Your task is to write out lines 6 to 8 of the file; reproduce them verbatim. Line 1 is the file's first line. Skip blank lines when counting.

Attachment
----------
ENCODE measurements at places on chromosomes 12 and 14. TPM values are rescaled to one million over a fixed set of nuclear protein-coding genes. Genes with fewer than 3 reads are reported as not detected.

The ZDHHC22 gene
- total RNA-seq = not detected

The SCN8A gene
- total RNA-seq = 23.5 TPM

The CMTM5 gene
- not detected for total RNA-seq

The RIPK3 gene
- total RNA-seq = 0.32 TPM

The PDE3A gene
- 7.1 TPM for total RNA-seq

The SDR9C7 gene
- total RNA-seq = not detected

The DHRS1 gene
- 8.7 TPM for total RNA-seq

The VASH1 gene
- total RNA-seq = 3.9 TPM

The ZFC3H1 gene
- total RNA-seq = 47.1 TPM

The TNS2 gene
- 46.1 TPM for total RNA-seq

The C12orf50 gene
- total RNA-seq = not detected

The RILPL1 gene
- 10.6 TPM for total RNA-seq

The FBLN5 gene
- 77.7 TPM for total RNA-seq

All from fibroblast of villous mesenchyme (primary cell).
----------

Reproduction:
The CMTM5 gene
- not detected for total RNA-seq

The RIPK3 gene